Meanwhile, Gage and the three "helpful" generals were formulating their own plans. A group of officers were selected, and sent out to create a screen on the roads to Lexington and Concord, so that no rebel express could ride through and warn the towns. The man-of-war "Somerset" was moved to the mouth of the Charles River, to command the water between Boston and Charlestown, so that rebel couriers could not cross it by boat. The patriots were looking for any sign that the British were about to move, and they soon saw many.

Paul Revere wrote that, "The Saturday night preceding the 19th of April, about twelve o'clock at night, the boats belonging to the transports were all launched and carried under the sterns of the men-of-war. (They had been previously hauled up and repaired.) We likewise found that the grenadiers and light infantry were all taken off duty. From these movements we expected something serious was to be transacted. On Tuesday evening, the 18th, it was observed that a number of soldiers were marching towards the bottom of the Common. About ten o'clock, Dr. Warren sent in great haste for me and begged that I would immediately set off for Lexington, where Messrs. Hancock and Adams were, and acquaint them of the movement, and that it was thought they were the objects. When I got to Dr. Warren's house, I found he had sent an express by land to Lexington—a Mr. William Dawes."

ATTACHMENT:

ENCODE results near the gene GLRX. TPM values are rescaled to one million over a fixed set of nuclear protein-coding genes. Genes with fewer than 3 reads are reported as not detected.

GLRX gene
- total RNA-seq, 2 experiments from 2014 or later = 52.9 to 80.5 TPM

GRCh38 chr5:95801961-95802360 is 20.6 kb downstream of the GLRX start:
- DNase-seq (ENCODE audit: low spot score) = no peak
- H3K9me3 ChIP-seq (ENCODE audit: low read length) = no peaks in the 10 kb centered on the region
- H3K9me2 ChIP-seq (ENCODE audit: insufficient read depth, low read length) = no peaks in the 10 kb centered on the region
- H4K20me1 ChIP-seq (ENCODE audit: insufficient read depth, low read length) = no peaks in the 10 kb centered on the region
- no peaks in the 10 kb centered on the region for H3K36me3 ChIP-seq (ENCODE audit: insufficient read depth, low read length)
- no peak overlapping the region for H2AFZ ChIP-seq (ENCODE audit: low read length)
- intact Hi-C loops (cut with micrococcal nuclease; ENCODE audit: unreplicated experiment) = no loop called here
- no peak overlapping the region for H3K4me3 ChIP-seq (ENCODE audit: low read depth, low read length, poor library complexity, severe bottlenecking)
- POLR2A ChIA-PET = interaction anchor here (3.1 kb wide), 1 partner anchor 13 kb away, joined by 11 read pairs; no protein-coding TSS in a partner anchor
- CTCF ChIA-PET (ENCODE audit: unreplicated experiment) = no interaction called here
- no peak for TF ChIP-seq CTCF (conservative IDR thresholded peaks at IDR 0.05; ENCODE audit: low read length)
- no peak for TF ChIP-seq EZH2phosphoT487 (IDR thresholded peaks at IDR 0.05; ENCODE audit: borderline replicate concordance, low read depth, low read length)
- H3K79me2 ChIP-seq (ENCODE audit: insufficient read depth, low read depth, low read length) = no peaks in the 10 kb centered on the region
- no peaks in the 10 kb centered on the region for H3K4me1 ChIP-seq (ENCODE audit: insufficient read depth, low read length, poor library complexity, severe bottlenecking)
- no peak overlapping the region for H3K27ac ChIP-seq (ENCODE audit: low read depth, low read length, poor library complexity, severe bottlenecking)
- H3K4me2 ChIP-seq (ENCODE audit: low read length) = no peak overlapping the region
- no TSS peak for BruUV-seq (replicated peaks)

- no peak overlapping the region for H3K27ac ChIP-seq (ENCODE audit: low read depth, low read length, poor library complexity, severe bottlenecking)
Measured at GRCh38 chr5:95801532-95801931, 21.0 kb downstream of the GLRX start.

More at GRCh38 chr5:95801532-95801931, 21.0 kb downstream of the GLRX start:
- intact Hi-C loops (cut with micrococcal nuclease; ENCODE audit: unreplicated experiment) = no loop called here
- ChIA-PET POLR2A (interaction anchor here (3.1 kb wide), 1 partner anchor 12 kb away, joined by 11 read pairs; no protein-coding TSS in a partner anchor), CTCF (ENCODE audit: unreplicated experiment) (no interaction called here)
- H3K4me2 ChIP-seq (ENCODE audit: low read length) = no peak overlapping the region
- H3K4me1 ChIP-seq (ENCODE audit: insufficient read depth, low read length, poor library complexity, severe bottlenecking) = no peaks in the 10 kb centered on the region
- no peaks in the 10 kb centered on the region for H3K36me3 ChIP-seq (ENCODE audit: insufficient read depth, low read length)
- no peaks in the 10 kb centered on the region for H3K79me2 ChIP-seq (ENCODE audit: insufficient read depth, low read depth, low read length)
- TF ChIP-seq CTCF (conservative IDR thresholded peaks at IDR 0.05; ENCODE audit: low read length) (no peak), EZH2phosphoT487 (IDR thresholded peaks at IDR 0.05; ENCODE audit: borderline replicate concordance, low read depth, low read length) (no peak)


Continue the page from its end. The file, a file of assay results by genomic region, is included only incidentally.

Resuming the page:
Revere then said that on his way back from his previous trip to Concord, he had returned through Charlestown, and had "agreed with a Colonel Conant and some other gentlemen that if the British went out by water, we would show two lanthorns in the North Church steeple; and if by land, one as a signal; for we were apprehensive it would be difficult [for a messenger] to cross the Charles River or get over Boston Neck."

But Revere did succeed in passing under the watchful eye of the British Navy and reached Charlestown, where he mounted a good horse and made his way, outrunning one British patrol, to Lexington. When he delivered his message to Adams and Hancock, John Hancock decided to fight with the militia on Lexington Green, and it was with great difficulty that Samuel Adams convinced him that it was more important to fulfill his commission as a delegate to the Continental Congress.

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U.S. National Park Service